Re: Disney Bringing Back MovieBeam Set-Top Box

In Monty Solomon

> writes: [ snip ] >> About 10 new movies are sent each week over an unused part of the >> broadcast TV signal using a technology called datacasting. > ( in other words, the drive is, err, "trickle charged.. .") > I'm troubled by this. The tv station was granted a license by the FCC > [a] for the specific purpose of sending out a broadcast signal, that > is, a tv program.

Back when the transition to ATSC was first detailed the FCC (if I recall correctly) stated that each licensee would be required to provide one stream of free programming in a resolution no less than that of its previous analog broadcast. Beyond this, stations are free to use the remaining bandwidth for whatever they wish (including pay services). This troubled me at the time, but most people I talked to seemed to dismiss the issue.

There have already been a couple of schemes to use part of the ATSC bandwidth for pay services, though I can't tell from the original article whether this is one of them or whether they are talking about analog broadcasts. Regardless, I expect we will see a lot more of this as ATSC becomes more ubiquitous (and independent of whether analog broadcasts are discontinued).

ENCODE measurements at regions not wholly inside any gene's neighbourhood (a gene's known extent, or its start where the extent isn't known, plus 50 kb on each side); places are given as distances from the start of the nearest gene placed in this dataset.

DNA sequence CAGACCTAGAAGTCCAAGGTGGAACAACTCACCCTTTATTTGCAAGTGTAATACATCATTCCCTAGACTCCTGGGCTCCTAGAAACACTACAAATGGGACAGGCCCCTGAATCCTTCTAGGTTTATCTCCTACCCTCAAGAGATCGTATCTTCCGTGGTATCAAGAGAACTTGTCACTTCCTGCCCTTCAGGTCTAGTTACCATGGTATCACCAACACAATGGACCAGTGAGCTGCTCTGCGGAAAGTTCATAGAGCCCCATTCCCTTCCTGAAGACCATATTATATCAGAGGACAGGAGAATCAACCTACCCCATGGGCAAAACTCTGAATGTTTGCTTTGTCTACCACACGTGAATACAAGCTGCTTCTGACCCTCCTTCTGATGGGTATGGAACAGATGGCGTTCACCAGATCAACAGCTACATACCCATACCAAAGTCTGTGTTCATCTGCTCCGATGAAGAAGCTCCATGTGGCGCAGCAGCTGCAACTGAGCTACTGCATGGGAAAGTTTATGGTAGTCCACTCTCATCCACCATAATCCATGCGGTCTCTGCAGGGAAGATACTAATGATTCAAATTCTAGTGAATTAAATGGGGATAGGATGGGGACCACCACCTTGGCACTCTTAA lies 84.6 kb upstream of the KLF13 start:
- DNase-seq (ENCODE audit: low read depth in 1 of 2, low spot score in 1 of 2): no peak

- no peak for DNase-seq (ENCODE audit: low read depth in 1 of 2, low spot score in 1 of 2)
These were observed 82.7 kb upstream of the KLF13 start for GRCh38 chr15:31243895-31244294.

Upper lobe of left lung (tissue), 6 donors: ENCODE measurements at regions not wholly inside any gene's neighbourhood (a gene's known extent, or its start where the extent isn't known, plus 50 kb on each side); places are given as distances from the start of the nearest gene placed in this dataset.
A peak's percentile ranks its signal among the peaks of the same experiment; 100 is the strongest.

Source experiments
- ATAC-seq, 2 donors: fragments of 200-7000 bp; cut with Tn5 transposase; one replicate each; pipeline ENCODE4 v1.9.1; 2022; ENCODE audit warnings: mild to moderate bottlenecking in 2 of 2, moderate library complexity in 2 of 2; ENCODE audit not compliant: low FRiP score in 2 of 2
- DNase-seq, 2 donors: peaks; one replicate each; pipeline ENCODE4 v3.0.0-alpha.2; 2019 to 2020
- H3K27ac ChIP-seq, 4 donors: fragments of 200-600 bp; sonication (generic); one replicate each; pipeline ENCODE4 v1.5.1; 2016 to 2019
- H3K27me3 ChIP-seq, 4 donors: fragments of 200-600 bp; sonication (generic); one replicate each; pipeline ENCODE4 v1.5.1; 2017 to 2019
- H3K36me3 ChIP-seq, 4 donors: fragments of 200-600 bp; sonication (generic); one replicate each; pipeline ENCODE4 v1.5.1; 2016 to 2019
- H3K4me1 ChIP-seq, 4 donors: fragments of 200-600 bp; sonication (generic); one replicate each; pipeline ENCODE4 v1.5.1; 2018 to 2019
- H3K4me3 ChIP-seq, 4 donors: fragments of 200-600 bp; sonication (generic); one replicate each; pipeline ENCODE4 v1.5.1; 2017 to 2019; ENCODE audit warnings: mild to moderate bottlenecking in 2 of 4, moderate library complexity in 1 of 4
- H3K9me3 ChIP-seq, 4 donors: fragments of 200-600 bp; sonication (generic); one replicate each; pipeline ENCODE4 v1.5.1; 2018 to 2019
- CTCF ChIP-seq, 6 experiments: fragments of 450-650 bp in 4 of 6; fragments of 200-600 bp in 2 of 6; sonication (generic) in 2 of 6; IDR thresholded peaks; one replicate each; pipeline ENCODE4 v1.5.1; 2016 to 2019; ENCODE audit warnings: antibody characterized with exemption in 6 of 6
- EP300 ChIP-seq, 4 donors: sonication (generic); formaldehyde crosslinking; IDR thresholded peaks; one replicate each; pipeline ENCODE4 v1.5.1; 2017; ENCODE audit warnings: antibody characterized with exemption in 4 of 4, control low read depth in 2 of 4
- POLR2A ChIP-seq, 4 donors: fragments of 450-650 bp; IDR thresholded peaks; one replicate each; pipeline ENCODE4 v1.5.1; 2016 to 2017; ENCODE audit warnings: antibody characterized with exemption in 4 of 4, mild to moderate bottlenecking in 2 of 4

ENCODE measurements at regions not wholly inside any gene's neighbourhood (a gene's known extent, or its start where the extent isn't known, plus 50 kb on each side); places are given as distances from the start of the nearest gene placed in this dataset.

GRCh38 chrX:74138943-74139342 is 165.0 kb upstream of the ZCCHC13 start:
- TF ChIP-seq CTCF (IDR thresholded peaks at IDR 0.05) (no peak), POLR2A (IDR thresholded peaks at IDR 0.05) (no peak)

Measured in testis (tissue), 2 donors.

Ok, the world has changed, and they can take, say, 5 percent of that > bandwidth and use it for other purposes -- in this case to slow-feed a > separate, "store and play..." series of movies, but...

They will be able to use a lot more than 5 percent...

I'd think a solid case could and should be made that this additional > bit of effective bandwidth should be either re-bid out (after all, the > original licensee doesn't "need it" for their licensed purpose).

Given the largely independent nature of ATSC streams it might actually have been possible to do something like this in a reasonable way, but I believe that the possibility of pay services was one of the carrots used to encourage broadcasters to invest in ATSC hardware.

Dan Lanciani ddl@danlan.*com

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Dan Lanciani
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